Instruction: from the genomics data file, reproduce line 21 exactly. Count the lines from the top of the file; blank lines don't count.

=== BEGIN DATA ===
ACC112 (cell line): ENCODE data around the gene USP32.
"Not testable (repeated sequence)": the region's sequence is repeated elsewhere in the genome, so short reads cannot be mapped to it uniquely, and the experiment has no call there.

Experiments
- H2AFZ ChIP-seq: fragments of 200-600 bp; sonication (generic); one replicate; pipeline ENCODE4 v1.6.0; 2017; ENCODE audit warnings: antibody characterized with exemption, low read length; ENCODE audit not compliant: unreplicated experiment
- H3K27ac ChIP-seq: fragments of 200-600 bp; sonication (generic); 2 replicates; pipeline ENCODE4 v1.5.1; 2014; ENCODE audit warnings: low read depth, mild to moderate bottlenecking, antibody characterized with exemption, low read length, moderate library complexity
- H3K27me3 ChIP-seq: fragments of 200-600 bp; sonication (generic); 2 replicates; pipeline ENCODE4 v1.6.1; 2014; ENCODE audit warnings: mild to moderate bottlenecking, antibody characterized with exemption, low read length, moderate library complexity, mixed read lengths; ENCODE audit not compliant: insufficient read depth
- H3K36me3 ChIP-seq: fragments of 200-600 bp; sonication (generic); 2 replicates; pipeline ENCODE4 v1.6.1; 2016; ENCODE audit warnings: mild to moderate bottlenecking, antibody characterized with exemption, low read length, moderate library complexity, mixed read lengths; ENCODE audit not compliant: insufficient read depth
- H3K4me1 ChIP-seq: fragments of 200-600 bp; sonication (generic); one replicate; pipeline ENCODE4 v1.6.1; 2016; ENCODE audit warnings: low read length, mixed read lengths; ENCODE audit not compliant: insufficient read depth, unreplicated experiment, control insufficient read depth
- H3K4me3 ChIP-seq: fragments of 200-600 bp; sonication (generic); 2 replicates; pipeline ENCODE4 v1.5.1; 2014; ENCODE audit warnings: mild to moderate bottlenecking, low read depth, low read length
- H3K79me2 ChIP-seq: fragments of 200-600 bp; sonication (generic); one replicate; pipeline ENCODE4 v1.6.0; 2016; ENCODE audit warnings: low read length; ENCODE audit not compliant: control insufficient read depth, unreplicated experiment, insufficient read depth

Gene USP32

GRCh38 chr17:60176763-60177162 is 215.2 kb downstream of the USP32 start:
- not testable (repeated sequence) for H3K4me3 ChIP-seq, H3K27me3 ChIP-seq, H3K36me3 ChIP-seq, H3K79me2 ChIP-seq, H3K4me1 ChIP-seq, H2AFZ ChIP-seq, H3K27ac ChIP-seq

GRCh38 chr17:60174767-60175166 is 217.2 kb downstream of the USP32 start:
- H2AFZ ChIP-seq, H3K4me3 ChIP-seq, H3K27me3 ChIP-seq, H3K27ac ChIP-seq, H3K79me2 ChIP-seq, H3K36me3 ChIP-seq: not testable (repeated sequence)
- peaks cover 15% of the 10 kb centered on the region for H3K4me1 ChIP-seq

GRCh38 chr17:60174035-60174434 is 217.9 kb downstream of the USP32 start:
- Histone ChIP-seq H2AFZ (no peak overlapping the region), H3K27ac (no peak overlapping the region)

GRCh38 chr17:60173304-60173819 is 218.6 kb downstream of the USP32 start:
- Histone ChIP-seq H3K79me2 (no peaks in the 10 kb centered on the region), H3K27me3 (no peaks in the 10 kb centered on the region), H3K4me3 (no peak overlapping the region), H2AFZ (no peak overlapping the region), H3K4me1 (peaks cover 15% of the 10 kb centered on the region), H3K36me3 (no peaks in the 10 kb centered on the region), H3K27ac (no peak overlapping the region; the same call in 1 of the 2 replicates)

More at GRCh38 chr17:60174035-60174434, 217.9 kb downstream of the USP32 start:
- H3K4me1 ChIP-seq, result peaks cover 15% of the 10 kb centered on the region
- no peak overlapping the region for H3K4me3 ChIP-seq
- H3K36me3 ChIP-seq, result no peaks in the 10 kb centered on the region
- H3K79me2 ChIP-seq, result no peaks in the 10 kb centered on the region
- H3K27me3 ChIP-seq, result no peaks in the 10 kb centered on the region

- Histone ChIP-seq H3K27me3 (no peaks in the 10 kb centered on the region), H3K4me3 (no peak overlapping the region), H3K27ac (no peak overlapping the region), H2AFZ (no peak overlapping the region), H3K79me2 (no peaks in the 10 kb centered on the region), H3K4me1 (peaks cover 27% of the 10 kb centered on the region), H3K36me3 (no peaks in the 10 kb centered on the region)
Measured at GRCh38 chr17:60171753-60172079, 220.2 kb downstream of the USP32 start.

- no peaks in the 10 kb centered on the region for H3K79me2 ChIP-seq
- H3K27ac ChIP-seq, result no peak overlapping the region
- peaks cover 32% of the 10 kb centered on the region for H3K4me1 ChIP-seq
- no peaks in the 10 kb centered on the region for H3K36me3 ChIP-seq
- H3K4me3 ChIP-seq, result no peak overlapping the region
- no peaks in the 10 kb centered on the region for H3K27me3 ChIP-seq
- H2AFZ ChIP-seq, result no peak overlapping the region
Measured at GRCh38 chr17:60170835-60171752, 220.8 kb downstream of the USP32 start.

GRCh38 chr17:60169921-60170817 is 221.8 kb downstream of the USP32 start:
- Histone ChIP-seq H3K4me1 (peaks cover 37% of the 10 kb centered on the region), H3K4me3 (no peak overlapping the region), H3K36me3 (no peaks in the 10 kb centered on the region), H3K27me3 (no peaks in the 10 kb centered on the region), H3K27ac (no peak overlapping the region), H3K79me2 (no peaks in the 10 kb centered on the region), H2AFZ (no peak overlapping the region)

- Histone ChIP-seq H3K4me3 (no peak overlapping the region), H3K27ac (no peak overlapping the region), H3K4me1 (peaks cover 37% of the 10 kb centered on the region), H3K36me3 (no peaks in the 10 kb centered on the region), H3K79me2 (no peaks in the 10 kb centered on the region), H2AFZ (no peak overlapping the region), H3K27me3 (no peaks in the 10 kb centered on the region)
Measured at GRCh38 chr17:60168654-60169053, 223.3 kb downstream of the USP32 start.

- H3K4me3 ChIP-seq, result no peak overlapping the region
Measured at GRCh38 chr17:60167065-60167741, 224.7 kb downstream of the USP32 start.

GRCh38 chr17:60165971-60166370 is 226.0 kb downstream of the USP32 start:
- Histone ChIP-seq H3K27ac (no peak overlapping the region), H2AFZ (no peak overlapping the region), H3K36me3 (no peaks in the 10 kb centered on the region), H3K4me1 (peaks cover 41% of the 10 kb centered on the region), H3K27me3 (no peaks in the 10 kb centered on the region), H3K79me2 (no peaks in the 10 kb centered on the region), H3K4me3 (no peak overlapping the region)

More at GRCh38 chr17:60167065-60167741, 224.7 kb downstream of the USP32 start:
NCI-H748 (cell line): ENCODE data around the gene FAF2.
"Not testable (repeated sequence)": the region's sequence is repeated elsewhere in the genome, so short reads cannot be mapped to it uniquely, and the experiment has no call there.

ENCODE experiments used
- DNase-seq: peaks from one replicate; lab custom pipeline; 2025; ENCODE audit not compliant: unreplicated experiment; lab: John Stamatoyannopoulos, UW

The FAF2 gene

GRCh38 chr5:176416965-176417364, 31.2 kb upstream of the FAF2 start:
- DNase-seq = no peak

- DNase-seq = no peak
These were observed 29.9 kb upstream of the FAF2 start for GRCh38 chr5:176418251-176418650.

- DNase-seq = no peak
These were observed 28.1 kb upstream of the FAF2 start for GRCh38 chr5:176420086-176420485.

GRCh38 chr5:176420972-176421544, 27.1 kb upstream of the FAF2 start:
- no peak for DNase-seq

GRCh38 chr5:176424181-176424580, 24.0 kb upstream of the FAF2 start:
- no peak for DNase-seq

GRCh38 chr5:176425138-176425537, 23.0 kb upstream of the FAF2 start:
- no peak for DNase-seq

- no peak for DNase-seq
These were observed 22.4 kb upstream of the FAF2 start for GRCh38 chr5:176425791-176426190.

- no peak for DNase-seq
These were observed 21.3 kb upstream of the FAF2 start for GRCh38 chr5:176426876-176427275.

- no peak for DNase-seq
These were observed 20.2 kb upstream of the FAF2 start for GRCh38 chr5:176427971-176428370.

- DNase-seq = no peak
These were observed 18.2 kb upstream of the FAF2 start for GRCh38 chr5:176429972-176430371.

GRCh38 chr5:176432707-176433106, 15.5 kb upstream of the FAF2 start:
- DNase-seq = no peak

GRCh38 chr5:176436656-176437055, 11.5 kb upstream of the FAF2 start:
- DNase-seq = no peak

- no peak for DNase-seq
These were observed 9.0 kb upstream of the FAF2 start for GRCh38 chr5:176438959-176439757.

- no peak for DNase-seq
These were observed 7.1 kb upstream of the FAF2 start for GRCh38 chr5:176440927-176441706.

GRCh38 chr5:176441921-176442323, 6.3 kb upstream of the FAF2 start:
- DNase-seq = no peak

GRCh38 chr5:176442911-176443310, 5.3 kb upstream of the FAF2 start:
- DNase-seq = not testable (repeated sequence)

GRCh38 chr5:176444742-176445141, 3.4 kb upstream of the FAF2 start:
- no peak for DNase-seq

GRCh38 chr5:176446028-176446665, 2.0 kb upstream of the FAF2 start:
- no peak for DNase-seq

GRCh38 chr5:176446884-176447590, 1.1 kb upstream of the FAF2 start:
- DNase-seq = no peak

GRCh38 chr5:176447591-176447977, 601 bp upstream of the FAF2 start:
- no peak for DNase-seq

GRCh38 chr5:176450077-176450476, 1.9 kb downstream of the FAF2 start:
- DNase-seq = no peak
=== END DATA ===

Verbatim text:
More at GRCh38 chr17:60174035-60174434, 217.9 kb downstream of the USP32 start: